Social Media Circus Mirrors
Warning: objects in the social media mirror may appear happier, shinier and thinner than they are.
The concept of the ‘perfect life illusion’ propagated via social media is not a new one.
We’ve all scrolled the stream of perfect lattes, artfully arranged desserts and flawless post-workout selfies , and no doubt posted a few ourselves.
Every business is booming. Every family is joyous. Every complexion flawless.
Waistlines are deflated, incomes are inflated.
Hashtag love my life
Hashtag no excuses
Hashtag coconut water
Hashtag freedom business
We all know it’s an illusion, yet remain complicit for fear of spontaneous social media combustion.
We flare our nostrils at the humblebrags. We think “wanker” but we comment “smile emoticon”. We believe ourselves different, yet still click on that favourite photo filter before posting.
And beneath the shiny surface of our social media illusion lies the seething mass of insecurities, double chins, microwave meals, hangovers, screaming children and unpaid bills that constitute reality.
I’m no different, and certainly no better. I write this at 4pm on a Sunday, in bed, in my pyjamas, as I have been all day, mildly hungover, with Gossip Girl on in the background. The most I achieved today was cleaning out the cat litter. Perhaps I should post a picture on Instagram. Hashtag cat shit.
Social media allows us to present a heavily edited version of life, creating a disconnect between what’s real and what’s shared, a grey-area disconnect where the lines can blur so much it becomes difficult to identify, even for ourselves, where reality ends and enhancement begins.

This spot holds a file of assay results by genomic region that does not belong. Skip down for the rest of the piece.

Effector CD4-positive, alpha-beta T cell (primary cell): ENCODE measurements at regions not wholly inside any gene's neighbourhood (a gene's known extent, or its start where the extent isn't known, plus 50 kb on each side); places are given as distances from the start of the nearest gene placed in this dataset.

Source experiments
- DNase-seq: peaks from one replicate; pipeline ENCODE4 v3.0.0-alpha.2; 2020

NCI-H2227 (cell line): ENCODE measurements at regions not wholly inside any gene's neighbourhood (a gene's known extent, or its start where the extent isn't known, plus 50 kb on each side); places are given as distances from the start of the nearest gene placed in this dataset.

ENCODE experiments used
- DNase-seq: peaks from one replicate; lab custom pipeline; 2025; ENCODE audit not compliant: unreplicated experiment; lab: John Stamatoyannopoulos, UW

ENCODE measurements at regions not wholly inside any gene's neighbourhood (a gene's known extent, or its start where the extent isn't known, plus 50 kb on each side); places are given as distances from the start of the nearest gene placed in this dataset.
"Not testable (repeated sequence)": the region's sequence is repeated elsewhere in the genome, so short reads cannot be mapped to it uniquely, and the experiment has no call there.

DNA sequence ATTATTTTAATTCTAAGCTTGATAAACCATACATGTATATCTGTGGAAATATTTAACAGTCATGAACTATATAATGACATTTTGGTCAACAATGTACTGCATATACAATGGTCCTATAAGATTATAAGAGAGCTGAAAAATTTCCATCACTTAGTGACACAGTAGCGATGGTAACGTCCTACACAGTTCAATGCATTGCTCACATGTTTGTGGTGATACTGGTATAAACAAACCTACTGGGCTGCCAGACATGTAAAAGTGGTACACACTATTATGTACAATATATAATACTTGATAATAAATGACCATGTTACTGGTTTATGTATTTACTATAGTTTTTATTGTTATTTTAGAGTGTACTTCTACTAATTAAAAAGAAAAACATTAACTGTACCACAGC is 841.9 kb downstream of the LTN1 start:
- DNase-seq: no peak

We’re walking through an online hall of circus mirrors where everything is distorted. And it’s making most of us utterly miserable.
What are we afraid of? Is it that others will judge us, the way we’re privately judging them?
Do we just want to believe in the shiny, happy illusion, because the alternative is to face imperfect reality?
Brave, clever and funny souls are thankfully starting to emerge, sharing the imperfect reality of their lives through the much healthier filter of humour.
One of the many reasons I adore Ricky Gervais is for his shameless sharing of grotesquely real bathtime photos. Ricky’s built an empire out of pointing and laughing at the absurdities of human nature, and he’s not afraid to point the finger at himself.
My brave, clever and funny friend has recently started a blog documenting the painfully hilarious realities of motherhood.
I admire and envy Ricky and my friend, much more so than I admire and envy the yoga posers and business bluffers. I aspire to being able to put myself out there as courageously and humourously as they do. But I’ll admit to still having one foot in that self-imposed cage of fear: the opinions of others.
“You’ll worry less about what people think about you when you realize how seldom they do.” — David Foster Wallace
Why not throw the doors open on that hall of mirrors, embrace and acknowledge the distortions - both flattering and self-deprecating - and laugh long and hard at our absurdities?
Maybe you’ll lose a few ‘likes’, but you’ll regain your sense of humour.
Hashtag note to self.